Poxy old computers (was RE: [extropy-chat] SPACE: Spirit Prob lems)

Emlyn O'regan oregan.emlyn at healthsolve.com.au
Tue Feb 3 01:48:46 UTC 2004

> -----Original Message-----
> From: Harvey Newstrom [mailto:mail at HarveyNewstrom.com]
> Sent: Tuesday, 3 February 2004 10:52 AM
> To: ExI chat list
> Subject: Re: Poxy old computers (was RE: [extropy-chat] SPACE: Spirit
> Prob lems)
> On Monday, February 2, 2004, at 05:50 pm, Emlyn O'regan wrote:
> > Adrian wrote:
> >> including the
> >> "nevers" such as strcpy instead of strncpy (or, at
> >> least, strcpy into a buffer that could be smaller than
> >> necessary).
> >
> > You can fix a lot of these kinds of problems, also, by only 
> writing in 
> > C
> > when there is absolutely no alternative. Which is really 
> rather seldom.
> Actually, this is not true.  Other computer languages have the same 
> basic computer problems as C, usually.  They just hide them from the 
> user.  For example, C has pointers that tell you where a 
> string starts. 
>   If a pointer is null or points to the wrong spot, you can have a 
> problem.  Java doesn't have pointers defined in the language.  Most 
> people believe that Java therefore doesn't have pointers in the 
> programs.  Not so!  The Java compiler does indeed use 
> pointers, just as 
> all machine-language compiled code does.  It just does not 
> provide any 
> language equivalent to discuss them or utilize them.  Java 
> programs can 
> still crash with a null-pointer error, which confuses Java people who 
> think it has no pointers.

Yes, Java doesn't have pointers, it has object references instead, which
suffer from the same problems of referencing uninitialised memory as other
languages (or at least trying to dereference a nil variable as if it were an
object). But what you wont do (unless you try really really really hard) is:

- Access a freed but not nil object reference (because you have to clear
them for the gc to take the object away).
- Access an uninitialised but non-zero reference (because (I think) the
references are all initialised to nil)
- Leak memory (unless you really work at it)

Yes, there are pointers, but they are not as general, and so not anywhere
near as prone to screw ups. In general, it's much easier to get things
right. There are also lots of pointers under the covers in the VM, doing the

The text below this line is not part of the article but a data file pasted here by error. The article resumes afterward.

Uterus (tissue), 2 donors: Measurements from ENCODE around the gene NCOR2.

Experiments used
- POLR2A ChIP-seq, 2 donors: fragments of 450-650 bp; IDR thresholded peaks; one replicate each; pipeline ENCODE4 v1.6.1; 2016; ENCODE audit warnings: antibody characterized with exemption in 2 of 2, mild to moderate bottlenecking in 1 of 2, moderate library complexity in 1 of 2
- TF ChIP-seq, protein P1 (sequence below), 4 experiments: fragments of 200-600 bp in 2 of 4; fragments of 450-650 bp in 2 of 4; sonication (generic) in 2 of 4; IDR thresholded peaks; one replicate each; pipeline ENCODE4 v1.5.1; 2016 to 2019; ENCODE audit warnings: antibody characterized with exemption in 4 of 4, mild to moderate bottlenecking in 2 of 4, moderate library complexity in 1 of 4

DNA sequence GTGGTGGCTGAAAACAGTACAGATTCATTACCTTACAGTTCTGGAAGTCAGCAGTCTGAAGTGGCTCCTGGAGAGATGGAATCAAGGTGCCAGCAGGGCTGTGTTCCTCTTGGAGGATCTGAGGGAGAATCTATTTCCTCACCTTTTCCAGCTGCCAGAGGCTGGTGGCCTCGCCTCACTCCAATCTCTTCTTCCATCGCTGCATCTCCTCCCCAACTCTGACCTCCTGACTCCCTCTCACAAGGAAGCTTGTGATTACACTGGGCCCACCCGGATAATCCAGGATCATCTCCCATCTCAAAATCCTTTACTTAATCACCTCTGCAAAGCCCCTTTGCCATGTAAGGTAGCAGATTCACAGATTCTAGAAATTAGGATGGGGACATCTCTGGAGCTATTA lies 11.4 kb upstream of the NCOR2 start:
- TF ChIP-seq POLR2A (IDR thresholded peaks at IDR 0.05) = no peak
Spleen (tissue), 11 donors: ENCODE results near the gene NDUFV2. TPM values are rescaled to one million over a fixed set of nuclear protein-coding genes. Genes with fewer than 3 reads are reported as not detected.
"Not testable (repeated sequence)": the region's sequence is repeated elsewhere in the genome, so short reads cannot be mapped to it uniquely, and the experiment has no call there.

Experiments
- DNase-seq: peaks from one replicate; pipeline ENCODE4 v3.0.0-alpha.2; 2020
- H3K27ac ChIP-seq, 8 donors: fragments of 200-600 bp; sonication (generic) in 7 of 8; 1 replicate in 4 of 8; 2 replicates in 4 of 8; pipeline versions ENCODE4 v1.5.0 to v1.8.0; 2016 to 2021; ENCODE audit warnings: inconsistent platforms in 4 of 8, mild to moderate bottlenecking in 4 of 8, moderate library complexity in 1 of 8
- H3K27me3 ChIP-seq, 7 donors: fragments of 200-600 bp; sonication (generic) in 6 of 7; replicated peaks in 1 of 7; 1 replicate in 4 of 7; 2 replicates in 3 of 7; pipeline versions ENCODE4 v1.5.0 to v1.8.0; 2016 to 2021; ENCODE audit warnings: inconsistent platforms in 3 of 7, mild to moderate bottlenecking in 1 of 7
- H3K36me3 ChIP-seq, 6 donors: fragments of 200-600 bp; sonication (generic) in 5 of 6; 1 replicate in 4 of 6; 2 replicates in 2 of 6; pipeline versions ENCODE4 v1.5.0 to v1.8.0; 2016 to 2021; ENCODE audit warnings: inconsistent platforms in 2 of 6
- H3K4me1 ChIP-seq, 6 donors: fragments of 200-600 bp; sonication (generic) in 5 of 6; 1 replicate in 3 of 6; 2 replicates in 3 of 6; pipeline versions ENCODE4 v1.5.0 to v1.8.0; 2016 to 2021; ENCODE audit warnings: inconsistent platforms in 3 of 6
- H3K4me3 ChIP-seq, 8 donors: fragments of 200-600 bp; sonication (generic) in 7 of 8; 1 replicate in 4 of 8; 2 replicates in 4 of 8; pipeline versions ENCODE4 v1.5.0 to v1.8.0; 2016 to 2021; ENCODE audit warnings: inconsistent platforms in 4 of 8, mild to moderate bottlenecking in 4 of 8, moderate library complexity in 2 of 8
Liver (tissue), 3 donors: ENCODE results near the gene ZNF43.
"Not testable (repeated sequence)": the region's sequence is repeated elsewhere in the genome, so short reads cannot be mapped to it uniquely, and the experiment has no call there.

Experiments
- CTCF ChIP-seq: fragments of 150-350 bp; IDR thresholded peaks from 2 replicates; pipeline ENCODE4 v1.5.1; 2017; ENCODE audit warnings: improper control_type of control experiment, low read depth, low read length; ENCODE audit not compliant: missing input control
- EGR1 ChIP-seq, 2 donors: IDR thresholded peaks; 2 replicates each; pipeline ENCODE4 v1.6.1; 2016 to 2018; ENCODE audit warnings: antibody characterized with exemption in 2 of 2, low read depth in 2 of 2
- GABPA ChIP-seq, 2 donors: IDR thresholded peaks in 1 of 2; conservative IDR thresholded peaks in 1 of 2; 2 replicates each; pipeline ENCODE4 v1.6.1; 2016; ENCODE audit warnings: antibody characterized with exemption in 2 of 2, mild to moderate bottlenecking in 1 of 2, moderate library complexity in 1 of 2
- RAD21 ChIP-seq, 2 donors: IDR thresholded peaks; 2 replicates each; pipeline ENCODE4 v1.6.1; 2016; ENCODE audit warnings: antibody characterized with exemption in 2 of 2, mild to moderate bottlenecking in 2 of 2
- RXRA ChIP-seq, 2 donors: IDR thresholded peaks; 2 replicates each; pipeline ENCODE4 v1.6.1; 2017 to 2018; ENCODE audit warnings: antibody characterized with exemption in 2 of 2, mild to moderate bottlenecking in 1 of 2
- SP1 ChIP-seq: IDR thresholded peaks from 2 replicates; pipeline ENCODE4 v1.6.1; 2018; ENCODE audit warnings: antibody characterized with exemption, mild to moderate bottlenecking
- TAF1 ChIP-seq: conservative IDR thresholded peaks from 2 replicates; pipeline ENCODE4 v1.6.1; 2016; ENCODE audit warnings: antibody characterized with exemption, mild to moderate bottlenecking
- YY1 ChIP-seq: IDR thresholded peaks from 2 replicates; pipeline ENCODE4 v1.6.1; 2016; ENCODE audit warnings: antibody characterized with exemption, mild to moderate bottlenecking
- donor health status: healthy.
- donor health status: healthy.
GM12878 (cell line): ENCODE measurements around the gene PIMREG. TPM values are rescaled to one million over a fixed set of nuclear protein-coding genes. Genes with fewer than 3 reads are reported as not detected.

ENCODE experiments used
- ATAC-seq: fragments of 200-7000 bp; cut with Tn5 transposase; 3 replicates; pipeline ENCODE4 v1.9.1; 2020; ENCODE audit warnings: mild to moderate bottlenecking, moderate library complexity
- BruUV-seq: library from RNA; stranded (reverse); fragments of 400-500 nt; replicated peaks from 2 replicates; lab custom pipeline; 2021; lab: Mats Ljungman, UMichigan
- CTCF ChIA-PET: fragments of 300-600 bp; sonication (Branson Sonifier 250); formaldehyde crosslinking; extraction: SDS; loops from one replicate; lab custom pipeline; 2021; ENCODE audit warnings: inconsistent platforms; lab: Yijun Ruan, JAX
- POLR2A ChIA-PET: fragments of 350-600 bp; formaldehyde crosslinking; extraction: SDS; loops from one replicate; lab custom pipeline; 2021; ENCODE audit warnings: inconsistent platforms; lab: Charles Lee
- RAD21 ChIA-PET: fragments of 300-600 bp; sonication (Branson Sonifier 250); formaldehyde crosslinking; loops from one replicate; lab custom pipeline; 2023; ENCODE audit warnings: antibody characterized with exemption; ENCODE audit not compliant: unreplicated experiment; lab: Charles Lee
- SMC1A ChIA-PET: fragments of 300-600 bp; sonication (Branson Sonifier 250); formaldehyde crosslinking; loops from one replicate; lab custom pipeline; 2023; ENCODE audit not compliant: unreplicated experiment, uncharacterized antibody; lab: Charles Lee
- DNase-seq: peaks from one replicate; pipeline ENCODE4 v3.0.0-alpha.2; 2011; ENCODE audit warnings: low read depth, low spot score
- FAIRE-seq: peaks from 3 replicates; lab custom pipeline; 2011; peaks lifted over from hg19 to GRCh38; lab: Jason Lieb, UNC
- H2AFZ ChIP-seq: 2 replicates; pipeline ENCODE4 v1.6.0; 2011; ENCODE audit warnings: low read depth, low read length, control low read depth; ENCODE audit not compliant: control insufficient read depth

abstraction for you, but we'll assume the VM writers and compiler writers
are getting it right :-)

> Another example:  In C, a string of characters is an array of 
> characters.  So the variable NAME_ONE is really a pointer to a series 
> of characters.  In C, if you set NAME_TWO to equal NAME_ONE, only the 
> pointer is copied.  Both variables point to the same sequence in 
> memory.  Thus, any changes to NAME_ONE magically appear changed in 
> NAME_TWO, because they really are overlapping memory spaces.  Guess 
> what?  Java does the same thing.  Only without the pointers, it isn't 
> clear.  Declare a Java string called NAME_ONE.  Declare another 
> variable called NAME_TWO and set it equal to NAME_ONE.  Suprisingly, 
> any change to one variable appears in the other.

That's not surprising for any half decent programmer. It may sound
unintuitive, but if you compare it to C or C++ string handling (including
all the various libraries you'll run across, the hell of trying to convert
between them, the sheer verbosity of managing strings in C compared to a
high level language), it really is child's play.

> Many Java 
> programmers 
> don't know this, because they don't know how the underlying pointers 
> and structures are being used.

Well, shitty coders are shitty coders, you can't do much about that (except
watch them closely and carry a big knobbly blunt instrument).

The amount you need to know, however, to get it right in C or C++ vs get it
right in Java is very different.

> It is not clear to me if Java fixes the problems of C, or just hides 
> them so they are harder to see.

It doesn't fix them. Hand coding is always going to suffer from issues like
this, full stop. What it does do is to strongly ameliorate these issues. So
that for domains to which both C (or C++!) and Java are applicable, Java
coding can be done far more quickly and more accurately by someone with a
lower skill level than that required for C/C++ programming. 

I'll issue a disclaimer here that I've hardly written any Java; I'm
primarily Delphi programmer (who also writes a lot of everything else, like
everyone else also does). Delphi's a lot like Java, but has pointers and no
GC, so has more of the C pointer issues (although you can stick to object
references and never have the problems). You can always theoretically say
that all the languages are equivalent, and can theoretically face the same
issues, so you may as well pick C/C++ because it's industrial strength. But
in practice, the (good) higher level languages really crap all over C/C++
for productivity, reliability, and general ease of use for domains to which
both are applicable. We would have a lot less of those nasty coding related
security issues if people stuck to the right languages in the right
circumstances, and ditched C/C++ for application development. 


> --
> Harvey Newstrom, CISSP, CISA, CISM, IAM, IBMCP, GSEC
> Certified IS Security Pro, Certified IS Auditor, Certified InfoSec 
> Manager,
> NSA Certified Assessor, IBM Certified Consultant, SANS Certified GIAC
> <HarveyNewstrom.com> <Newstaff.com>
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